WR Reidel Anthony put in three weeks of hard work at voluntary practices but saw his June efforts end early with an injury on Monday
When Ryan Leaf agreed to a new contract to remain with the Tampa Bay Buccaneers on March 19, the Florida weather was still mild. Leaf had yet to step on the Bucs' practice field, had yet to sit in a team meeting with Offensive Coordinator Clyde Christensen or follow the pace of a Tony Dungy workout.
Of course, the same could be said of fellow quarterback Brad Johnson, who joined the Bucs as a free agent on March 6. However, Johnson chose the Buccaneers while Leaf arrived as a waiver claim. Had he made it clear that the situation wasn't going to work for him, Leaf would not have remained. The former San Diego Charger did stay, even though it is unlikely he will see significant playing time this fall.
"I felt good about the decision when I made it," said Leaf. "We'll see how I feel when I have to sit there and watch things going on, but I think in the long run it's the best thing for me, particularly with the direction this team is going."
Leaf said this on Monday afternoon, unsuccessfully clearing his forehead of sweat just after the 11th of 14 voluntary workouts being conducted by the Buccaneers over the course of four weeks. The team was beginning the last of those four weeks on Monday, and Leaf had, by this point, been given a full dose of Florida football, Dungy style. How did he feel now?
As it turns out, even better. Leaf stayed not because of the weather but because of the character he sensed at One Buc Place. Anything less than the all-out effort the Bucs had exhibited this past month would have been a disappointment.
"It just proves my thought even more about this place and how hard people work here," he said. "It's intense, and the way Coach Dungy runs the ship, you're only going to get the best out of people. If you weren't willing to work hard, you wouldn't be here."
Leaf can take comfort in the knowledge that the team's entire roster has made it to almost every practice, despite their voluntary nature. In addition, a number of Buccaneers have taken personal measures that seem to indicate the team is focused on 2001 as its best chance for Super Bowl success.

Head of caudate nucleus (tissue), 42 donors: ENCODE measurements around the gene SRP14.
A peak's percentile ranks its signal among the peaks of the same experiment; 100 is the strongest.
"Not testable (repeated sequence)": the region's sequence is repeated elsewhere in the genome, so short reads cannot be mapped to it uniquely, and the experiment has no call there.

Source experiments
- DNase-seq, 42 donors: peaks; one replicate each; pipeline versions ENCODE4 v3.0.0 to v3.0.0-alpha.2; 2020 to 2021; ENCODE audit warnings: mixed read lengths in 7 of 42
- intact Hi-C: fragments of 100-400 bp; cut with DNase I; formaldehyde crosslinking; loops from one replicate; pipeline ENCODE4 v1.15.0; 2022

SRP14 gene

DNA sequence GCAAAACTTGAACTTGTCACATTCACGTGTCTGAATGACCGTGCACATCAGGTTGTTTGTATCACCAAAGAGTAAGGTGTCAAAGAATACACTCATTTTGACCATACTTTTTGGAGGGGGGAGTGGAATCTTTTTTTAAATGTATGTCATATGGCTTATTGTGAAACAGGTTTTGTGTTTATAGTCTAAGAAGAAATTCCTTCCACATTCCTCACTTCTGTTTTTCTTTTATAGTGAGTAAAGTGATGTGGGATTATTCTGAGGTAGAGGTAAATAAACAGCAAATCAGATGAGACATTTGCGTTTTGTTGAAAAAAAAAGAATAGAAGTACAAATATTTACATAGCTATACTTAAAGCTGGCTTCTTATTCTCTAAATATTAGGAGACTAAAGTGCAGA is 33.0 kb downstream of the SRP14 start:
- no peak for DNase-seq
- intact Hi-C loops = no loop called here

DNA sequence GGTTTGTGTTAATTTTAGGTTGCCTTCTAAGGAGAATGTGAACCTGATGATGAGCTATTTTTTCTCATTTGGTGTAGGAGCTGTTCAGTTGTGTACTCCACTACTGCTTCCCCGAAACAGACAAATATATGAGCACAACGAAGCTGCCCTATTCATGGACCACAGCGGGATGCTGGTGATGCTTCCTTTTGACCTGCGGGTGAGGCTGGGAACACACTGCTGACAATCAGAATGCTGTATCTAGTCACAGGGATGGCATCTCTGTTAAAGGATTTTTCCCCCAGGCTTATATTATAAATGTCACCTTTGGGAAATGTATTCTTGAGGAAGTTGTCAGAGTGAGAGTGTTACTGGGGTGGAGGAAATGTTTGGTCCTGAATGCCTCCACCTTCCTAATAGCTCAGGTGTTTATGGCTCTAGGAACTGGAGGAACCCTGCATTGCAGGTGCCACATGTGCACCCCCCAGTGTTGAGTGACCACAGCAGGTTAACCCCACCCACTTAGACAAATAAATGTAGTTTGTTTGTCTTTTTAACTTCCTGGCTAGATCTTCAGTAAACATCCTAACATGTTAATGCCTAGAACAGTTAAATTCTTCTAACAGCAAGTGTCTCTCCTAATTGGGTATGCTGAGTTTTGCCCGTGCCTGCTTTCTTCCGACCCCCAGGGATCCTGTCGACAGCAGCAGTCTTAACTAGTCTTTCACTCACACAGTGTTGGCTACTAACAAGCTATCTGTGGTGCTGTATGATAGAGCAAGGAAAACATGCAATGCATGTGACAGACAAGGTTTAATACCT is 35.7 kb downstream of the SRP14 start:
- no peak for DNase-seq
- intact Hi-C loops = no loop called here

There is, of course, defensive tackle Warren Sapp and his famously slimmed-down physique. Sapp's 30-pound weight loss is no mirage, and the former NFL Defensive Player of the Year has been extremely exuberant and active in each day's practice. Likewise, Pro Bowl fullback Mike Alstott has trimmed down by about eight pounds – he calls it 'cleaning up a little' – in order to improve his quickness and agility.
"It's a different kind of mindset," said Alstott of his motivation to get in even better shape. "I'm really focused this year. Not that I wasn't focused last year, but the whole season was such a disappointment. That focused me even more. This is the year."
Leaf has also lost weight – somewhere in double digits of pounds – perhaps much of it due to that unfamiliar Florida heat. The fourth-year player has followed the hard-working lead of Johnson, the veteran hurler new to the team.
"Expectations have to be there, but there is no substitute for hard work," said Johnson. "That's what's being done now. The football part of it will take care of itself during the course of the year."
Christensen believes that, with Johnson and the rest of his charges fully committed to the purpose of these voluntary workouts, the team will come out of the four weeks with 'a good base for training camp.'
"It's a grinding season and you don't know when you're going to get curve balls, an injury here or there, a need for somebody to step up," said Christensen. "I like our character. We have character guys and a good mix of experience and young guys. But I've said all along that the pieces don't equal the whole. We've got to work hard, play together and stay together."
Even though the Bucs have had full attendance, at least one player is done for the rest of the sessions. Wide receiver Reidel Anthony suffered a left ankle sprain near the end of Monday's workout and had to be helped into the training room by Head Trainer Todd Toriscelli and Director of Rehabilitation Jim Whalen.
Toriscelli quickly reported Anthony's sprain and the decision to keep him out of the rest of the week's activity. The fifth-year passcatcher will be treated with ice and rest, primarily, and will be ready for the beginning of training camp on July 29, according to the team's training staff.